This week, Oakland elected Jean Quan mayor, the first woman to hold the job. She will also be the nation’s first female Asian-American mayor. But the real story is how she was elected. November 2010 marked the introduction of ranked choice voting (RCV) to several Bay Area cities’ ballots. San Francisco residents have been using RCV since 2004, but for Berkeley, Oakland and San Leandro, this was the first time residents – and candidates – got a taste of the new system.
Candidate Don Perata, former President Pro Tem of the California State Senate and current lobbyist for the CCPOA, a powerful state prison guards’ union, apparently ran his campaign as he had with previous campaigns, telling supporters simply to vote for him. Jean Quan and fellow candidate Rebecca Kaplan did their homework, formed an alliance, and instructed supporters to rank them first and second. Their campaign slogan? Vote Anyone But Don.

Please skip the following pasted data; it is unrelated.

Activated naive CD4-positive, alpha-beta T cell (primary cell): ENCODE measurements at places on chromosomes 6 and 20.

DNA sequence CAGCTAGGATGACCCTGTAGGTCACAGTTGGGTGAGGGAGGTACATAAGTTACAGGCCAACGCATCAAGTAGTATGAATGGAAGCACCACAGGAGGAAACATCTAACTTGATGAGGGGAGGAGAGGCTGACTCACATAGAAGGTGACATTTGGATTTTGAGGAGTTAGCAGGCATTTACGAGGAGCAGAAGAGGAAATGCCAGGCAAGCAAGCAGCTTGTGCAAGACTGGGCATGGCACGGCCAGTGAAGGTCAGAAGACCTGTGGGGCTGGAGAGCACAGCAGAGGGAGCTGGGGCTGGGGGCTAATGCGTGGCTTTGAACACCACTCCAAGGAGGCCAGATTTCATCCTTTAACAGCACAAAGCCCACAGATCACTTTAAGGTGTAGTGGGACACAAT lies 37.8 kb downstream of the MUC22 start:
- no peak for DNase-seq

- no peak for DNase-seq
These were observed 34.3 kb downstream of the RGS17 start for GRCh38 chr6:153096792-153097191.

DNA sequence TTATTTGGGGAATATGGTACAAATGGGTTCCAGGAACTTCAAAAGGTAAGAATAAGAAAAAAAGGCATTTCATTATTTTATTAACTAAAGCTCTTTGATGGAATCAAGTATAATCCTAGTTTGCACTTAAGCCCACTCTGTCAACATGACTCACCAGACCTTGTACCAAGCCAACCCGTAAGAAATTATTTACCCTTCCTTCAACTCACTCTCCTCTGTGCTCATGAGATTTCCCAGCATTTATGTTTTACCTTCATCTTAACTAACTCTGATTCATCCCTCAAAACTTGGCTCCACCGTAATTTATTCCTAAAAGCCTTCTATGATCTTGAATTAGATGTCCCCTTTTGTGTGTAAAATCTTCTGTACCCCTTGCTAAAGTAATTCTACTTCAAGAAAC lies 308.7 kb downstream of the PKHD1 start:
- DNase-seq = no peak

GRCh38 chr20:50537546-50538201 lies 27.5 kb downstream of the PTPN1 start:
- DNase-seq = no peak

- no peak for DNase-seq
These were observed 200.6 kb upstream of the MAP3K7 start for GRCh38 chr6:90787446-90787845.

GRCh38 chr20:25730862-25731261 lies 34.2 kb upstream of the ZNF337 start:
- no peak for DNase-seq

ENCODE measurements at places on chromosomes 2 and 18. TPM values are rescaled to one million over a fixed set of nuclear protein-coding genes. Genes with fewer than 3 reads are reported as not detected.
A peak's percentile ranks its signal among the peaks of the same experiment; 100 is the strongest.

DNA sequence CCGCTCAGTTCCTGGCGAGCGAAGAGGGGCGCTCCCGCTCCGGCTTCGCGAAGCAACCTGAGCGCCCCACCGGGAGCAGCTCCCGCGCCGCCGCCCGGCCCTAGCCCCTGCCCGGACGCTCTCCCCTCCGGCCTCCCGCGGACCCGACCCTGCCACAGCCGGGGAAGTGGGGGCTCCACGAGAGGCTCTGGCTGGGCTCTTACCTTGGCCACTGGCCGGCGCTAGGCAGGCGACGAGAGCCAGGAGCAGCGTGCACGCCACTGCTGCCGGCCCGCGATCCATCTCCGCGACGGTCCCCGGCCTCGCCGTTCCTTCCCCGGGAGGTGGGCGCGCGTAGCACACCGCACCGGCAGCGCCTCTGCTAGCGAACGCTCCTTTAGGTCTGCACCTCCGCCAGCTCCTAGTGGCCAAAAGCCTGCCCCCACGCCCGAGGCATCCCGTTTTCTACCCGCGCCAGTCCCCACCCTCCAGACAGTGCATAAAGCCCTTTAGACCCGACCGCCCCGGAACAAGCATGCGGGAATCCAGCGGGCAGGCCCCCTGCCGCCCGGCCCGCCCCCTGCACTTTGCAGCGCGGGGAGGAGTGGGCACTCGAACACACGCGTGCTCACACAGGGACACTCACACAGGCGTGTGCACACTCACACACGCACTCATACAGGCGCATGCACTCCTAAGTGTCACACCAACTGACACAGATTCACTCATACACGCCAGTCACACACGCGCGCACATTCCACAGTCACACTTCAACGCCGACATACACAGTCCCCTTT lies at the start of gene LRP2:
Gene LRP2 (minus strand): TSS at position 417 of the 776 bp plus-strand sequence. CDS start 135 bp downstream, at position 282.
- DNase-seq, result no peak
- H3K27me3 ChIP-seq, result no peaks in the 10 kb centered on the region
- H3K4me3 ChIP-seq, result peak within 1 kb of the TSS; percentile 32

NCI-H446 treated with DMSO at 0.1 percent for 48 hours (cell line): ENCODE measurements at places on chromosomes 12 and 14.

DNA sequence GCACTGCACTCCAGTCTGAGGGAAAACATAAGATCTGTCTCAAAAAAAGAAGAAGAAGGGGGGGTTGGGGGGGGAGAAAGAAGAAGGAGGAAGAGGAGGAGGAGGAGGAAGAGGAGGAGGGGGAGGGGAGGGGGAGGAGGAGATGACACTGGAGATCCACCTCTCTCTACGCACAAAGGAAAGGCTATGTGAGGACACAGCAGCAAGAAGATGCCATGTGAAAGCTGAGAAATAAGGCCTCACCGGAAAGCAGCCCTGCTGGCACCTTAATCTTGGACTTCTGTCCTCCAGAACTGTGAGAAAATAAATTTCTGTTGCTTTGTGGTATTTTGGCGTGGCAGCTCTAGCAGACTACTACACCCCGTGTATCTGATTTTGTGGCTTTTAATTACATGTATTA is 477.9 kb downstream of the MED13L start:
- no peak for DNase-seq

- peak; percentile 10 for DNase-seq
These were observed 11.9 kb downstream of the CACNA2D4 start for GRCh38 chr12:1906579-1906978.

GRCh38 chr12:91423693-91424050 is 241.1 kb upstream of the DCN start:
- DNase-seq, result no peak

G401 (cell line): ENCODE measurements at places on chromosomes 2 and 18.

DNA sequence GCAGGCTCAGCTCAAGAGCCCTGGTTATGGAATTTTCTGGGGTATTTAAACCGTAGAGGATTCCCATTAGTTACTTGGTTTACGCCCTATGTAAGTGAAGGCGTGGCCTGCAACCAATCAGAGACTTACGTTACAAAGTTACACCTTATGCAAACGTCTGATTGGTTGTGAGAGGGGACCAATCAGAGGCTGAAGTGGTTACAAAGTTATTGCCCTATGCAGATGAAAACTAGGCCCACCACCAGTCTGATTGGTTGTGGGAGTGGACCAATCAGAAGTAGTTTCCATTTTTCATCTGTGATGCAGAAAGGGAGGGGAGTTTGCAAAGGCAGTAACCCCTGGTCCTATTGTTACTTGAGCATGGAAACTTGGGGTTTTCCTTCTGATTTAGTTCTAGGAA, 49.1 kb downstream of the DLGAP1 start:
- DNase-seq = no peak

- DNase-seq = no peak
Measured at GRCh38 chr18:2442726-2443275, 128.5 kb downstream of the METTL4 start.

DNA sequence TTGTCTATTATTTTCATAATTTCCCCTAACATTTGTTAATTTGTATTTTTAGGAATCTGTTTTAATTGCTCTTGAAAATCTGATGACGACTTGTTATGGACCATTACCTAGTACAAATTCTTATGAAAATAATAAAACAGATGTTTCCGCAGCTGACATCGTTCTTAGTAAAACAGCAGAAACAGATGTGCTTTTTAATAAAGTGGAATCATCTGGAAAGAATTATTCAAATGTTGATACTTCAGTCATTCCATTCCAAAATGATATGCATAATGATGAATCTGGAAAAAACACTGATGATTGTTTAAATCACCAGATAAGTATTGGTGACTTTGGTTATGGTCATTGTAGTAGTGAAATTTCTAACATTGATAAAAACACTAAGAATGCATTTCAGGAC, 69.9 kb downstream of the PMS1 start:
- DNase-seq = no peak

Although Perata won the majority of the first place votes, he lost in the instant runoff when the vast majority of the second and third-place votes went to Quan.
Perata never told supporters whom they should list second and third. As he pulled ahead on the strength of first-place votes on election night, he was asked by a KTVU-TV reporter what he thought would happen next.
“It’s a good question,” he said. “I don’t understand how ranked-choice voting works.”
It might be too late for Don, but future candidates would do well to read up on it.